• r2
  • D'

Note that only LDs with r2 values larger than 0.05 are available.

Answer: 

This view displays detailed information about linkage disequilibrium (LD) that measures the correlation between two alleles (neighbouring genetic variations) in a specific population.Two values have been calculated:

  • r2
  • D'

Note that only LDs with r2 values larger than 0.05 are available.

Population comparison

This help page is for both the population comparison table and comparison image. Variation sources are described in this document.

Answer: 

This help page is for both the population comparison table and comparison image. Variation sources are described in this document.

Resequencing alignments

This view compares sequences across individuals (human), breeds, or strains.

The first line of sequence is the reference genome. Subsequent lines of sequence are genomes for other individuals, breeds, or strains. A dot signifies the same nucleotide as the reference sequence at that position. The view can be customised to show the nucleotide rather than a dot (see next paragraph). A tilde, or squiggle, signifies a lack of resequencing coverage at that position.

Answer: 

This view compares sequences across individuals (human), breeds, or strains.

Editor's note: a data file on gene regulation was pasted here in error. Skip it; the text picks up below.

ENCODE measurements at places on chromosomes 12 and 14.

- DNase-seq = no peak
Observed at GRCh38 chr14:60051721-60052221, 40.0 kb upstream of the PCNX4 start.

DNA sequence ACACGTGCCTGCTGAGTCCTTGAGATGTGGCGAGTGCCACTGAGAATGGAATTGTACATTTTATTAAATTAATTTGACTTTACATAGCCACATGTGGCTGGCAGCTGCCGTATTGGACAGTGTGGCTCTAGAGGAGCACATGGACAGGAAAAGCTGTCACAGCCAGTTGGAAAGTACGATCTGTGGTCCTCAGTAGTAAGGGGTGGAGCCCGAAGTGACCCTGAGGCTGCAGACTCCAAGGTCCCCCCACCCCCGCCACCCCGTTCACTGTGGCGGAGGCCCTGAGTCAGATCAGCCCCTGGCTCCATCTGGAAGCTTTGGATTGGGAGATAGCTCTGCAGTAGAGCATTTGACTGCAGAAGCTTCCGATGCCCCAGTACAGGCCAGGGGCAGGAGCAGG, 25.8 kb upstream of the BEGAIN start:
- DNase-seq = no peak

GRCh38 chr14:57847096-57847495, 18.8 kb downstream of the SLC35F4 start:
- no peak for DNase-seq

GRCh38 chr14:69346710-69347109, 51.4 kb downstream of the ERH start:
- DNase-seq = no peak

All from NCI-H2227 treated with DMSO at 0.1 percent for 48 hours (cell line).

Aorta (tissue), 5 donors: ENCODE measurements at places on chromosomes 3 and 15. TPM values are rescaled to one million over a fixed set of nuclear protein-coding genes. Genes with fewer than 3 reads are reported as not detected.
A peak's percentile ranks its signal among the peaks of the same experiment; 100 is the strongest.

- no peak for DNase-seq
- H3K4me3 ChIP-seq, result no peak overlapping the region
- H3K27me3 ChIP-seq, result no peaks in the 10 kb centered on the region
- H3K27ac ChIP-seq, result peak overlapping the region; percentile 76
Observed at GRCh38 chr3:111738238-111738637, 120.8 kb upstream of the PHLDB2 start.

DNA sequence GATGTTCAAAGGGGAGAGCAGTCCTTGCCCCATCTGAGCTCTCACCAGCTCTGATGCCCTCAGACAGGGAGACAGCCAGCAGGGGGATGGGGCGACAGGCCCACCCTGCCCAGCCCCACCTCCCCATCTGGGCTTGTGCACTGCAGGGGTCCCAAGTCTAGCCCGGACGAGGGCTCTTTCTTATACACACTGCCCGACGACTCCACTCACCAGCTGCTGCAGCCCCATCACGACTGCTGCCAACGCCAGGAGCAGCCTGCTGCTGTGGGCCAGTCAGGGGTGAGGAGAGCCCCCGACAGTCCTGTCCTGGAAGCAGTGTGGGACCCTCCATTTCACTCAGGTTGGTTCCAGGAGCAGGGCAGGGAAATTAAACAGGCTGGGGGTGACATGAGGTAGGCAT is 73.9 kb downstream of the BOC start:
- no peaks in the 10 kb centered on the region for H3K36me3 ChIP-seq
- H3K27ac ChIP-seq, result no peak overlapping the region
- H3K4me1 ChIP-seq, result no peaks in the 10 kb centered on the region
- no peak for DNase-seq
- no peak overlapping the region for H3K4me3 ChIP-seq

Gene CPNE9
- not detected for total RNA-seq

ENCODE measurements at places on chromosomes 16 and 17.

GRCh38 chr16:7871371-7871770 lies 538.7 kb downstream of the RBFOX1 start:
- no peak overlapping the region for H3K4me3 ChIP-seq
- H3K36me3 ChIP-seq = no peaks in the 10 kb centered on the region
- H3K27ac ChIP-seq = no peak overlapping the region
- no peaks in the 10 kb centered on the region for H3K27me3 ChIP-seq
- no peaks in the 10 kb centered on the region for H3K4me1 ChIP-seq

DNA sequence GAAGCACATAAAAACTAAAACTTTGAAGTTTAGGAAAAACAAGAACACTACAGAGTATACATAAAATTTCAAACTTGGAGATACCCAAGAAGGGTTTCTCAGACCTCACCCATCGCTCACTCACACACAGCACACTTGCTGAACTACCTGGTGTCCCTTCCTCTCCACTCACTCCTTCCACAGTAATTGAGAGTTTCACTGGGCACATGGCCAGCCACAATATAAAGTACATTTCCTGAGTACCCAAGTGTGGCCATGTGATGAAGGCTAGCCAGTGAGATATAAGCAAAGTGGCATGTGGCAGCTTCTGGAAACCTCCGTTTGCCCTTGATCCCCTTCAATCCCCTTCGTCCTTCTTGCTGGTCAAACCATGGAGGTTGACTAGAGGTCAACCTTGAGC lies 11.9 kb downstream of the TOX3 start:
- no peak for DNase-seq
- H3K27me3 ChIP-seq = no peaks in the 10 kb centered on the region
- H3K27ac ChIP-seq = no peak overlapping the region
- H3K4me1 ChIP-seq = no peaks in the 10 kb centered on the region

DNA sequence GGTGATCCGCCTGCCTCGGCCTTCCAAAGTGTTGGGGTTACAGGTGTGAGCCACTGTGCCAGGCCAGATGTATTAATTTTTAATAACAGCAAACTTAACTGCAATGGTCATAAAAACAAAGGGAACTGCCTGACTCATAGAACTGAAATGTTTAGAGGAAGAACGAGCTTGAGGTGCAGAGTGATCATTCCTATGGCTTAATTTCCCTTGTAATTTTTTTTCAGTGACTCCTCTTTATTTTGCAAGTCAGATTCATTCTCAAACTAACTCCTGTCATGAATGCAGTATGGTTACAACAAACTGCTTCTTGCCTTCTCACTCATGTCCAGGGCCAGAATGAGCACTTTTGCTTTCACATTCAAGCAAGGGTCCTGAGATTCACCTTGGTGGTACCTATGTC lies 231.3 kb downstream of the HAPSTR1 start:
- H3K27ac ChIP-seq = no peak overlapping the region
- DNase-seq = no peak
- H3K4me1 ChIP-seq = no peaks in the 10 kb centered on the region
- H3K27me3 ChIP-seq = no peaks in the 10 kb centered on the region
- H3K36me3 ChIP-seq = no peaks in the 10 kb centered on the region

The first line of sequence is the reference genome. Subsequent lines of sequence are genomes for other individuals, breeds, or strains. A dot signifies the same nucleotide as the reference sequence at that position. The view can be customised to show the nucleotide rather than a dot (see next paragraph). A tilde, or squiggle, signifies a lack of resequencing coverage at that position.

Oligo probes

Probesets from microarray platforms are matched to genes according to the 2-step mapping procedure.

Note: probesets can only be mapped if the sequences are provided to Vectorbase by the manufacturer.

You can export oligo probe mappings for several genes or transcripts using the BioMart tool. Watch a tutorial video to learn how to use BioMart.

Answer: 

Probesets from microarray platforms are matched to genes according to the 2-step mapping procedure.

Note: probesets can only be mapped if the sequences are provided to Vectorbase by the manufacturer.

You can export oligo probe mappings for several genes or transcripts using the BioMart tool. Watch a tutorial video to learn how to use BioMart.

Gene/protein tree

VectorBase gene trees are generated by the Gene Orthology/Paralogy prediction method pipeline. All homologues are determined from gene trees.

Gene trees are constructed using one representative protein for every gene in every species. (They can also be considered as protein trees).

Answer: 

VectorBase gene trees are generated by the Gene Orthology/Paralogy prediction method pipeline. All homologues are determined from gene trees.

Gene trees are constructed using one representative protein for every gene in every species. (They can also be considered as protein trees).